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What you need to know about COVID-19 in Alberta on Friday, May 1

Today marks the beginning of a slow process to reopen Alberta, starting with a focus on outdoor activities.

Province will reopen slowly with provincial parks today, golf courses on Saturday

Golf courses will reopen in Alberta this weekend, but clubhouses and retail shops will remain closed. (Glenn Reid/CBC)

The latest:

What you need to know today in Alberta:

Provincial parks will open starting today with reduced services, while golf courses will reopen on Saturday and some non-urgent surgeries and the offices of dentists, physiotherapists, speech and respiratory therapists, social workers and dietitians will reopen on Monday. 

It's part of a tiered relaunch strategy announced by the province on Thursday afternoon that is contingent on Albertans' continued caution and holding the virus in check. 

Watch: COVID-19: is airborne transmission possible?

An infectious disease specialist answers your questions about the COVID-19 pandemic including whether airborne transmission is possible. 2:18

More businesses, including some bars and cafes, could reopen as soon as May 14. 

Another business set to reopen is the Cargill meat-processing plant north of High River, site of Canada's largest outbreak. That's being met with anger from the Alberta Federation of Labour

On Friday, Alberta reported three more deaths and 218 new cases of COVID-19.

The regional breakdown of the cases as of Friday was:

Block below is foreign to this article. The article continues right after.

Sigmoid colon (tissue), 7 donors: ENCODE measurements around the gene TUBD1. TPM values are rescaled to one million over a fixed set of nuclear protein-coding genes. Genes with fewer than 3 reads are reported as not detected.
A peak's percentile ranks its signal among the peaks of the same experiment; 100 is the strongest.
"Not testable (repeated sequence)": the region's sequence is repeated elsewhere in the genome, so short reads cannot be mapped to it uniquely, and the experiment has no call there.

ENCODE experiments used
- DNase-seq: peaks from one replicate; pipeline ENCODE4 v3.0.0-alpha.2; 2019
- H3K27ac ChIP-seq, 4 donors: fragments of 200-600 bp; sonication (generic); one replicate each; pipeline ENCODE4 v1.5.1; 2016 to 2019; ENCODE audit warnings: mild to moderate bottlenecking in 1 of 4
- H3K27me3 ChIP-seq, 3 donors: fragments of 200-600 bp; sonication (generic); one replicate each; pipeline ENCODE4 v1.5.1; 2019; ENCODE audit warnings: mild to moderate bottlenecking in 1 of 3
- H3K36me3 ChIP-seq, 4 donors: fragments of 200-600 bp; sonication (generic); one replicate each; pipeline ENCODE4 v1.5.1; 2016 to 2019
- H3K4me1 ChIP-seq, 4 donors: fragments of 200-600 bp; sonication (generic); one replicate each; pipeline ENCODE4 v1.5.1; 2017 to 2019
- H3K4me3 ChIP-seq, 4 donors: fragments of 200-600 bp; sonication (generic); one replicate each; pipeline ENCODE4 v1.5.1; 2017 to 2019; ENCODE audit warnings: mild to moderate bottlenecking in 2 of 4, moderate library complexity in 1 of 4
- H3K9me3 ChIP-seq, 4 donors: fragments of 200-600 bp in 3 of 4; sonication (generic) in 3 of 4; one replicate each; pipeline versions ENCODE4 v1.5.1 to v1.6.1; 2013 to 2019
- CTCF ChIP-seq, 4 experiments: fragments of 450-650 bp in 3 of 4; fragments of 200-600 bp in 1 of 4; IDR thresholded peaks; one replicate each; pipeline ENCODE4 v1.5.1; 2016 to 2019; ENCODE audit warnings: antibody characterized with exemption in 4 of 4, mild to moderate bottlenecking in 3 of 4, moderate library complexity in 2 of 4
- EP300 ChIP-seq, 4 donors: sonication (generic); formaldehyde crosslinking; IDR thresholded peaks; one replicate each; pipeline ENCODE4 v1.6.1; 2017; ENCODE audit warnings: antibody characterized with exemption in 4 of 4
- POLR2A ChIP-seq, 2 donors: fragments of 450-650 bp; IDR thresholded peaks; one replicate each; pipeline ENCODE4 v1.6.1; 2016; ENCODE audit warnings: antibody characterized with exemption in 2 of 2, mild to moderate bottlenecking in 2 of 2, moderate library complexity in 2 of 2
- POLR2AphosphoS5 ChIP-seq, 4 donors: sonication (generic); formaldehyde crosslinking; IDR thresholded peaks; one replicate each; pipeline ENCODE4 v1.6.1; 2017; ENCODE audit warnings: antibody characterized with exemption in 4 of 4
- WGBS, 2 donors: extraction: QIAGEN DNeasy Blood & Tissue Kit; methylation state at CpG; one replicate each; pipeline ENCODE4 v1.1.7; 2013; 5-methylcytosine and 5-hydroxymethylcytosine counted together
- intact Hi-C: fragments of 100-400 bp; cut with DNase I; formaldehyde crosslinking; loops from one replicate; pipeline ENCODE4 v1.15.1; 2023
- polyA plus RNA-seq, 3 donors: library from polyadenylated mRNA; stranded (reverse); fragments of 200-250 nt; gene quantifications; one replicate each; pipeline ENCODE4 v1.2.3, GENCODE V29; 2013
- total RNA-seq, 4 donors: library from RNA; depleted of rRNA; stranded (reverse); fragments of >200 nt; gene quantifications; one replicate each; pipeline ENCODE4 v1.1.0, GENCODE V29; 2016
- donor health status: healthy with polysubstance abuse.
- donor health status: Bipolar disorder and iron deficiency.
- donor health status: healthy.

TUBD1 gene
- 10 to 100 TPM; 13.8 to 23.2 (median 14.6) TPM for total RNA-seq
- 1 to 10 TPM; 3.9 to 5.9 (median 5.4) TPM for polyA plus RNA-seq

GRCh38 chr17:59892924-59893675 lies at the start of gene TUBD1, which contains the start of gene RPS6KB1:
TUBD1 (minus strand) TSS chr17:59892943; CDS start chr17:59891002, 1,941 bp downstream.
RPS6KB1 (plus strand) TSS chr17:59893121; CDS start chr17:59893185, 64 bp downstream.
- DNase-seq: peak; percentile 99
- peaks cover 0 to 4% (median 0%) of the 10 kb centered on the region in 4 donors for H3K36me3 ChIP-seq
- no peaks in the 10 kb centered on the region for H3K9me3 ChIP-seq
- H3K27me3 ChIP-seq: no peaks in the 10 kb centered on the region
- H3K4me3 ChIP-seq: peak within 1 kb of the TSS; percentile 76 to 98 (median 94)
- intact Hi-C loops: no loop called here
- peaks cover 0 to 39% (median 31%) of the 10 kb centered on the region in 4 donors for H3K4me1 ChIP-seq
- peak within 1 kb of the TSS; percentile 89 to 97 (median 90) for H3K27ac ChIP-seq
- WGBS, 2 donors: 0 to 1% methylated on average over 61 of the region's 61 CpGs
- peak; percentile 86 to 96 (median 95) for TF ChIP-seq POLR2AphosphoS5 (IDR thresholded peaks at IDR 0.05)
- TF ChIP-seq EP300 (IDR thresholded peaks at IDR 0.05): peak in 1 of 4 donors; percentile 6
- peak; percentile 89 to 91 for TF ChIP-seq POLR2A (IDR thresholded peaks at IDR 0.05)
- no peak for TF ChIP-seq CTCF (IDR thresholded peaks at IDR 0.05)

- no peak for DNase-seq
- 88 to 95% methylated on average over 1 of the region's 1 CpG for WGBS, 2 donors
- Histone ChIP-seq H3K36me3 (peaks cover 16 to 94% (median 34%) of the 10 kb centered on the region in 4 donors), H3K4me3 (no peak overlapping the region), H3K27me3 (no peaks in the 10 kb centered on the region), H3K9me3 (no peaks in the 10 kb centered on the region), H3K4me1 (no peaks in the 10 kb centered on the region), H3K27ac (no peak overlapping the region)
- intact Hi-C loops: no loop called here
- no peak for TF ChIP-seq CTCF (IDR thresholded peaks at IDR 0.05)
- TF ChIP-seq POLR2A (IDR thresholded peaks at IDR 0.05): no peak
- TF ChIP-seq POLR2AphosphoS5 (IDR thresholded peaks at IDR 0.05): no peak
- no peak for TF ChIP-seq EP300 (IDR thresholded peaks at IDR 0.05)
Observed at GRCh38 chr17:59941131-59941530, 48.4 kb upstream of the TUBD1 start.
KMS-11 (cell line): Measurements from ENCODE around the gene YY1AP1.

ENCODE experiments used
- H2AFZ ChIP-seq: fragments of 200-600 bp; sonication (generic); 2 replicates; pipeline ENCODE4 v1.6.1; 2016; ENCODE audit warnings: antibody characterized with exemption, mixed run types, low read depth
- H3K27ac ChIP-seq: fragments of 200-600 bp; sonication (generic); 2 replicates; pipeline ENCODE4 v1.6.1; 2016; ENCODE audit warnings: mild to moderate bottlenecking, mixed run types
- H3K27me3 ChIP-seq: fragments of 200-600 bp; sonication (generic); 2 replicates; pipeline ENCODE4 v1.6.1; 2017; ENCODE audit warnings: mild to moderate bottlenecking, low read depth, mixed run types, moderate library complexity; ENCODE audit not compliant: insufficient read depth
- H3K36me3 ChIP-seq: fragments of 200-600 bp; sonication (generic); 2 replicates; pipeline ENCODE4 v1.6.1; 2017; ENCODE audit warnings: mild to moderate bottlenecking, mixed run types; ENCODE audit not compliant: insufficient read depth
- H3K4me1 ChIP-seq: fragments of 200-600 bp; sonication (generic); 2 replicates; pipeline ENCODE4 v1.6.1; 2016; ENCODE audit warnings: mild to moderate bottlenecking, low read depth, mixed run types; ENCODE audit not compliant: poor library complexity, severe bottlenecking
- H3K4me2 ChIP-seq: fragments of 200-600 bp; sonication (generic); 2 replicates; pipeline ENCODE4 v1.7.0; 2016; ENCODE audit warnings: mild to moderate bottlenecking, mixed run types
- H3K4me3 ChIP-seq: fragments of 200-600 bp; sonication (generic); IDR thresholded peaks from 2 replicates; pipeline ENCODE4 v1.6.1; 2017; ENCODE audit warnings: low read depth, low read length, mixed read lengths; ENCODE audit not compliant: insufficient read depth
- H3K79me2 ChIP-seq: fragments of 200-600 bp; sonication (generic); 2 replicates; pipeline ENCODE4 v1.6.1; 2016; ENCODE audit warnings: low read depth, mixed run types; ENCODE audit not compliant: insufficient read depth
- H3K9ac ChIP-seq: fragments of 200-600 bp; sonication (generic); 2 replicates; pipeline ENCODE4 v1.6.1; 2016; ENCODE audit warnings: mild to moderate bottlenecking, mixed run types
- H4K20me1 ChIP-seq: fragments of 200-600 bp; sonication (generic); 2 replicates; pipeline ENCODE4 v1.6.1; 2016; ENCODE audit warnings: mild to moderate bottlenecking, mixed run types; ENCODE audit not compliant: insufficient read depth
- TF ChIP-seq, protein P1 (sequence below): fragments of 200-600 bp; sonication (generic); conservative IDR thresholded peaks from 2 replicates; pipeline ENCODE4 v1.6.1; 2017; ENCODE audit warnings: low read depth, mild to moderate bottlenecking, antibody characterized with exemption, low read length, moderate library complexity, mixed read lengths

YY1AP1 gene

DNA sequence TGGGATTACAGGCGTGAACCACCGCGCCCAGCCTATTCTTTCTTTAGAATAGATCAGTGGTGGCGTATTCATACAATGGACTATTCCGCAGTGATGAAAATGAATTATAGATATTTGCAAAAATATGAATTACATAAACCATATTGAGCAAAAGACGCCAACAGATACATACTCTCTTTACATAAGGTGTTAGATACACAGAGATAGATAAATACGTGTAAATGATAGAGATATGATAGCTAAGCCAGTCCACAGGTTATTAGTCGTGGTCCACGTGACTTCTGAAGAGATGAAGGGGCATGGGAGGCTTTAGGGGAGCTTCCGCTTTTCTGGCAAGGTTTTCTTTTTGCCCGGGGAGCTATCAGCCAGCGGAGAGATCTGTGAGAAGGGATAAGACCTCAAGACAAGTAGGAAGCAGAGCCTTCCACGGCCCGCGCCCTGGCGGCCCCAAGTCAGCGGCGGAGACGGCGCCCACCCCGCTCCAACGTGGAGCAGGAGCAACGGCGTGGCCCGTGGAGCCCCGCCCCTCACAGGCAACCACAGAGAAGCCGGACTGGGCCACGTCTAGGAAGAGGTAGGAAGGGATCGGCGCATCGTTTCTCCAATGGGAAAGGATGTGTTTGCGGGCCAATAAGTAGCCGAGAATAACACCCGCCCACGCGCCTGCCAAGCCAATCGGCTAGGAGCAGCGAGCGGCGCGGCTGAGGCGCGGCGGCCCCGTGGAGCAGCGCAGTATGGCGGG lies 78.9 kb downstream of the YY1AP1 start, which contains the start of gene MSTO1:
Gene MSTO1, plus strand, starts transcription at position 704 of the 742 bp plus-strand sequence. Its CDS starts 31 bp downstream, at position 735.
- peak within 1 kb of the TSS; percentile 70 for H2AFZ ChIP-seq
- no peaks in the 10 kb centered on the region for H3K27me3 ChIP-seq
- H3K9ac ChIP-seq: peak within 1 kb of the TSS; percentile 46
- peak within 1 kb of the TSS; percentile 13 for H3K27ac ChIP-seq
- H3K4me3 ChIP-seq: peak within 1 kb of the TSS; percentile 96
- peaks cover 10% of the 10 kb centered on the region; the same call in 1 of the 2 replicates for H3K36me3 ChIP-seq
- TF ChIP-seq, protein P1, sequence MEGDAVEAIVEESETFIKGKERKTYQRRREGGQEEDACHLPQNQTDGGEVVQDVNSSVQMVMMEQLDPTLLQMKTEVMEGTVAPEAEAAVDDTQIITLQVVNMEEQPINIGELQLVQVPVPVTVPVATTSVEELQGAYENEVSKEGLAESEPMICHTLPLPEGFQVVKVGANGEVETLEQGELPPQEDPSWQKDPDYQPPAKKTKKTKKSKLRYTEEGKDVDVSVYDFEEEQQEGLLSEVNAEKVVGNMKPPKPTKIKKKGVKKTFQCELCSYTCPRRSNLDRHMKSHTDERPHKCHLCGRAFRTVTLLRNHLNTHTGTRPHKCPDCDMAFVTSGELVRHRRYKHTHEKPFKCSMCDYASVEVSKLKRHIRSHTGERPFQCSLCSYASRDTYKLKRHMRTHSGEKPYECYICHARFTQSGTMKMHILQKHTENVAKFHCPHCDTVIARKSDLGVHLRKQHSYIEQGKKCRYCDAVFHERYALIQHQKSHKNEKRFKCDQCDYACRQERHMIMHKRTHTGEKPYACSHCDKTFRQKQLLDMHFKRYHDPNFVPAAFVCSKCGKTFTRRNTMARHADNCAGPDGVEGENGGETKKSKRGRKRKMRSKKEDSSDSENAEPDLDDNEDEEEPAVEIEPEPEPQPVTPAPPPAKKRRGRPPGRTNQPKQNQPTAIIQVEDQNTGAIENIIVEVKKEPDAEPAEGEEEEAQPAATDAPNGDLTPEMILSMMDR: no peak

• Calgary zone: 3,708.
  • South zone: 1,033.
  • Edmonton zone: 498.
  • North zone: 215.
  • Central zone: 87.
  • Unknown: 32.

As of Friday, 145,420 people have been tested for COVID-19 in Alberta.

What you need to know today in Canada:

Some Canadians have gone weeks without pay after losing their jobs but are unable to access federal benefits. With their EI benefits in limbo, many have been unable to get answers from an overwhelmed call system. 

Meanwhile, some Canadians have lost money in another way, with COVID-19 scams syphoning at least $1.2 million in recent weeks.

Watch: How to physical distance in tricky situations

Physical distancing has radically changed how we socialize. But there are still some scenarios where it’s difficult to limit our physical contact with others. Here’s how to best navigate them. 3:24

As of 7:30 p.m. ET on Friday, Canada had 55,061 confirmed and presumptive coronavirus cases, with the majority concentrated in Ontario and Quebec.

Provinces and territories list 22,762 of the cases as resolved or recovered. A CBC News tally of COVID-19-related deaths based on provincial data, regional health information and CBC's reporting lists 3,507 deaths in Canada and two known coronavirus-related deaths of Canadians abroad.

Self-assessment and supports:

Alberta Health Services has an online self-assessment tool that you can use to determine if you have symptoms of COVID-19.

The province says Albertans who have returned to Canada from other countries must self-isolate. Unless your situation is critical and requires a call to 911, Albertans are advised to call Health Link at 811 before visiting a physician, hospital or other health-care facility.

If you have symptoms, even mild, you are to self-isolate for 10 days from the onset of symptoms. 

You can find Alberta Health Services' latest coronavirus updates here.

The province also operates a confidential mental health support line at 1-877-303-2642 and addiction help line at 1-866-332-2322, available from 7 a.m. to 11 p.m., seven days a week. 

Online resources are available for advice on handling stressful situations and ways to talk with children.

There is a 24-hour family violence information line at 310-1818 to get anonymous help in more than 170 languages, and Alberta's One Line for Sexual Violence is available at 1-866-403-8000, from 9 a.m. to 9 p.m.

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